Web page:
Just Sociology

The Power of Expectations: Understanding the Pygmalion Effect

The Pygmalion Effect is a psychological phenomenon that illustrates how expectations can influence the performance of an individual. The effect is named after the Pygmalion myth, where a sculptor falls in love with his creation and it comes to life.

The term was coined by Robert Rosenthal in 1968, and the effect is more commonly known as the Rosenthal effect. The Pygmalion Effect suggests that if someone is expected to perform well, there is a good chance they will.

Conversely, if someone is expected to perform poorly, there is a high likelihood that they will do exactly that. The notion of high expectations leading to better outcomes originated from George Bernard Shaw’s play Pygmalion.

The Pygmalion Effect was demonstrated in an experiment conducted in the 1960s, known as the Pygmalion Effect experiment. The experiment was carried out in an elementary school, where children were selected randomly to undergo an IQ examination.

Teachers were then informed of which students were “intellectual bloomers,” although these “intellectual bloomers” were chosen at random. The teachers’ expectations of these selected students were high, and they were given extra attention and care as a result.

When the students were tested again later in the year, the “intellectual bloomers” had shown significant improvements in their IQ scores. The Pygmalion Effect is observed when people adjust their behavior in response to their expectations.

The effect is a self-fulfilling prophecy, where expectations influence behavior, which leads to results that confirm those expectations. Expectations can lead to positive or negative outcomes, depending on the nature of those expectations.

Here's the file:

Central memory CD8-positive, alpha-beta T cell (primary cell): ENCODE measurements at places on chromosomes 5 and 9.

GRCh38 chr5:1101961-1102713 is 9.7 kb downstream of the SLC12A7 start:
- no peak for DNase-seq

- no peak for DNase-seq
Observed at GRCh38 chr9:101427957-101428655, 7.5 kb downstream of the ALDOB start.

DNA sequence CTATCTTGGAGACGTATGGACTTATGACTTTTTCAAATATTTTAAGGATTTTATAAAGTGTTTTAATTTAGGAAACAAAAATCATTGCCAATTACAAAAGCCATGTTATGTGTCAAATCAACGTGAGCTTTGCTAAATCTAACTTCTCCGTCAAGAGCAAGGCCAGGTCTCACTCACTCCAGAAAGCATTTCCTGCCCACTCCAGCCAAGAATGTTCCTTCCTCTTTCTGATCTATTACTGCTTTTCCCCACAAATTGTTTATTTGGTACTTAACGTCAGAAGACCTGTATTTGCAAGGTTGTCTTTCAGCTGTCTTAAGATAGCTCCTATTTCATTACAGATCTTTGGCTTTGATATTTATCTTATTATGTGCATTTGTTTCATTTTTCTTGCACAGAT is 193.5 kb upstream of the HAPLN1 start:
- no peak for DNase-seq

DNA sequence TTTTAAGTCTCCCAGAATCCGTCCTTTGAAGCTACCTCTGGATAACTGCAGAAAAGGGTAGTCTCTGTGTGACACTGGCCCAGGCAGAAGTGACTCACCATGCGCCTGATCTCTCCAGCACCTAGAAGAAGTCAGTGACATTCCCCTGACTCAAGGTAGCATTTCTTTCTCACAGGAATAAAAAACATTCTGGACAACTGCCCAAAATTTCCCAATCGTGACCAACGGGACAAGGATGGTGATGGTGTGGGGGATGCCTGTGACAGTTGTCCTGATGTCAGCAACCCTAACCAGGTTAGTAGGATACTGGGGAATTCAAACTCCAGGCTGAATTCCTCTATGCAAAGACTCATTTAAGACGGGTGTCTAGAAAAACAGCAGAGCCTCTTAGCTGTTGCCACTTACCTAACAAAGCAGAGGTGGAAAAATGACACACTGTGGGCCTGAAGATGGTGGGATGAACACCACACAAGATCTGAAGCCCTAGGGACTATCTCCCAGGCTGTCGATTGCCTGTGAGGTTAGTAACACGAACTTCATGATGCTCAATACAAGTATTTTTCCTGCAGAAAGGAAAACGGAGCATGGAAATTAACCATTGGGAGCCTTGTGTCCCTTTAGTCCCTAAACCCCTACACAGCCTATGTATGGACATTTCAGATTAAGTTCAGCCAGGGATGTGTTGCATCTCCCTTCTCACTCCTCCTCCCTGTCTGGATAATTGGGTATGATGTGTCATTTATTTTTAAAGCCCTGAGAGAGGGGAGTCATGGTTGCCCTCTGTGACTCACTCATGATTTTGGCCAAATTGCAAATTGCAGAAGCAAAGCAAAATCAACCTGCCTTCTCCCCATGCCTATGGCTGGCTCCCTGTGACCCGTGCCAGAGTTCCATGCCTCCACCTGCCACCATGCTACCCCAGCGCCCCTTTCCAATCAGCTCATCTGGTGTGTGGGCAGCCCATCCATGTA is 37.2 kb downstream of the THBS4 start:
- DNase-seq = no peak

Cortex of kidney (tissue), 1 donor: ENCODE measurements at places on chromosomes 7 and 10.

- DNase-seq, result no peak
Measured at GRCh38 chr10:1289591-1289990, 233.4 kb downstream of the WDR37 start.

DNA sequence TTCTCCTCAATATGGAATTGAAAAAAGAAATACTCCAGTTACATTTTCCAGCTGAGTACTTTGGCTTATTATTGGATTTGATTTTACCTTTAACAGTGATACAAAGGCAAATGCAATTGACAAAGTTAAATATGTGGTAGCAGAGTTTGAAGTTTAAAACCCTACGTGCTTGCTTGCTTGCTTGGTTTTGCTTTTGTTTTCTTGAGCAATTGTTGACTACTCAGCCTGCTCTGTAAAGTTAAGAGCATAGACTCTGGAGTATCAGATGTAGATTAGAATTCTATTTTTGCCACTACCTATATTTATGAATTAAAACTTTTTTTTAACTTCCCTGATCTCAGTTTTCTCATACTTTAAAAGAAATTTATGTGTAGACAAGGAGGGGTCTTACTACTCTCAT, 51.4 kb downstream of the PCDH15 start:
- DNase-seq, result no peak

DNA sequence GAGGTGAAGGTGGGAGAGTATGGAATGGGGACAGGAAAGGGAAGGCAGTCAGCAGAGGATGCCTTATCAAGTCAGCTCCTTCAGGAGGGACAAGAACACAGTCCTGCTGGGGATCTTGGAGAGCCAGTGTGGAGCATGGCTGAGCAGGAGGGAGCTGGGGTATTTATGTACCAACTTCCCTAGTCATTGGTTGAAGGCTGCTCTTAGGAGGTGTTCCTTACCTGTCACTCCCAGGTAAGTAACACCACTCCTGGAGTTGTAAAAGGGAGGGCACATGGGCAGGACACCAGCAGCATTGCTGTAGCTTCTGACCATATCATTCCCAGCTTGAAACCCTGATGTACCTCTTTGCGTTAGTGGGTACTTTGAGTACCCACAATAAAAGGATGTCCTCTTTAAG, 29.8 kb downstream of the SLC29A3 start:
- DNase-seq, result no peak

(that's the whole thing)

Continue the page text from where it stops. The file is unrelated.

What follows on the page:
For example, if a teacher expects a student to perform poorly, the student may become demotivated, resulting in poor academic work. However, a teacher who expects their student to do well may provide the necessary support and encouragement, thus enabling the student to perform well.

Thus, high expectations can lead to better performance, whereas low expectations can result in poor results. Examples of the Pygmalion Effect in action have been observed in many workplace settings.

For instance, an insurance agency conducted an experiment where sales agents were divided into two groups those with high expectations and those with low expectations. The agents with high expectations were told that they were the top performers and were expected to maintain their status, while the other agents were told that they were the worst performers and were expected to improve.

The agents with high expectations increased their productivity, whereas the other agents’ performance deteriorated. The categorization of agents into “top performers” and “worst performers” influenced their mindset and behavior, leading to poor results for the latter.

In this instance, the positive challenges and expectations acted as a virtuous cycle that fostered good performance, while poor expectations led to poor results. The Pygmalion Effect can be applied effectively in various situations, such as in workplace settings, educational institutions or personal relationships.

Leaders who are aware of the Pygmalion Effect can use it to their advantage by setting optimistic expectations for their subordinates. They should also be aware of their subordinates’ strengths and weaknesses and provide them with specific and timely feedback.

Praising and recognizing good performance can motivate subordinates to exceed expectations, whereas criticism can scaffold growth and improvement. Related concepts to the Pygmalion Effect include labeling theory, the Golem Effect, and self-fulfilling prophecy.